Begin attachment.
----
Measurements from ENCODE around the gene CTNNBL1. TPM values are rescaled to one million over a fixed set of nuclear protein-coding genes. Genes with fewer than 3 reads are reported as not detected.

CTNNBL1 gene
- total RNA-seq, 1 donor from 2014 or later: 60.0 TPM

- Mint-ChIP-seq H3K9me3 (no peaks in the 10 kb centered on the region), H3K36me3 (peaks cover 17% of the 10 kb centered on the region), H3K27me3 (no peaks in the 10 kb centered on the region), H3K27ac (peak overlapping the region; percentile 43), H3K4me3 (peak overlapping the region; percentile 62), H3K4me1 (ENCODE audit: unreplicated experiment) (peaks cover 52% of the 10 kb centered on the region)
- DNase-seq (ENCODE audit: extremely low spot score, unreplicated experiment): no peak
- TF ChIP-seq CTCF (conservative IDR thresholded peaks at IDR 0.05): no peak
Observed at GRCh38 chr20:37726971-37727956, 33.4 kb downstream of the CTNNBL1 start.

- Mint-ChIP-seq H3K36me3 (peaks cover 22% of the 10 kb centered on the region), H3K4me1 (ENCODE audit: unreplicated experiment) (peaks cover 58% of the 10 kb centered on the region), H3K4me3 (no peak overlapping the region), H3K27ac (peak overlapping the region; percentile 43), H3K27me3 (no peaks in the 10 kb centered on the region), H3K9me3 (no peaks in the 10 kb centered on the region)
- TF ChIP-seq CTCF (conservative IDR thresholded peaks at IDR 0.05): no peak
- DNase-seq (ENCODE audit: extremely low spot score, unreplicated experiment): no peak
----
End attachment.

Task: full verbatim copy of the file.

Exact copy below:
Measurements from ENCODE around the gene CTNNBL1. TPM values are rescaled to one million over a fixed set of nuclear protein-coding genes. Genes with fewer than 3 reads are reported as not detected.

CTNNBL1 gene
- total RNA-seq, 1 donor from 2014 or later: 60.0 TPM

- Mint-ChIP-seq H3K9me3 (no peaks in the 10 kb centered on the region), H3K36me3 (peaks cover 17% of the 10 kb centered on the region), H3K27me3 (no peaks in the 10 kb centered on the region), H3K27ac (peak overlapping the region; percentile 43), H3K4me3 (peak overlapping the region; percentile 62), H3K4me1 (ENCODE audit: unreplicated experiment) (peaks cover 52% of the 10 kb centered on the region)
- DNase-seq (ENCODE audit: extremely low spot score, unreplicated experiment): no peak
- TF ChIP-seq CTCF (conservative IDR thresholded peaks at IDR 0.05): no peak
Observed at GRCh38 chr20:37726971-37727956, 33.4 kb downstream of the CTNNBL1 start.

- Mint-ChIP-seq H3K36me3 (peaks cover 22% of the 10 kb centered on the region), H3K4me1 (ENCODE audit: unreplicated experiment) (peaks cover 58% of the 10 kb centered on the region), H3K4me3 (no peak overlapping the region), H3K27ac (peak overlapping the region; percentile 43), H3K27me3 (no peaks in the 10 kb centered on the region), H3K9me3 (no peaks in the 10 kb centered on the region)
- TF ChIP-seq CTCF (conservative IDR thresholded peaks at IDR 0.05): no peak
- DNase-seq (ENCODE audit: extremely low spot score, unreplicated experiment): no peak